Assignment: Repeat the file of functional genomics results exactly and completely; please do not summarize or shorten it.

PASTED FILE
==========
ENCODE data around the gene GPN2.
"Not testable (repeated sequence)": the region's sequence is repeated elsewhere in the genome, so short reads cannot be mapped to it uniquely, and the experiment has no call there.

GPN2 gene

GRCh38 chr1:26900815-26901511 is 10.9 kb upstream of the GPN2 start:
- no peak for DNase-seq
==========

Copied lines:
ENCODE data around the gene GPN2.
"Not testable (repeated sequence)": the region's sequence is repeated elsewhere in the genome, so short reads cannot be mapped to it uniquely, and the experiment has no call there.

GPN2 gene

GRCh38 chr1:26900815-26901511 is 10.9 kb upstream of the GPN2 start:
- no peak for DNase-seq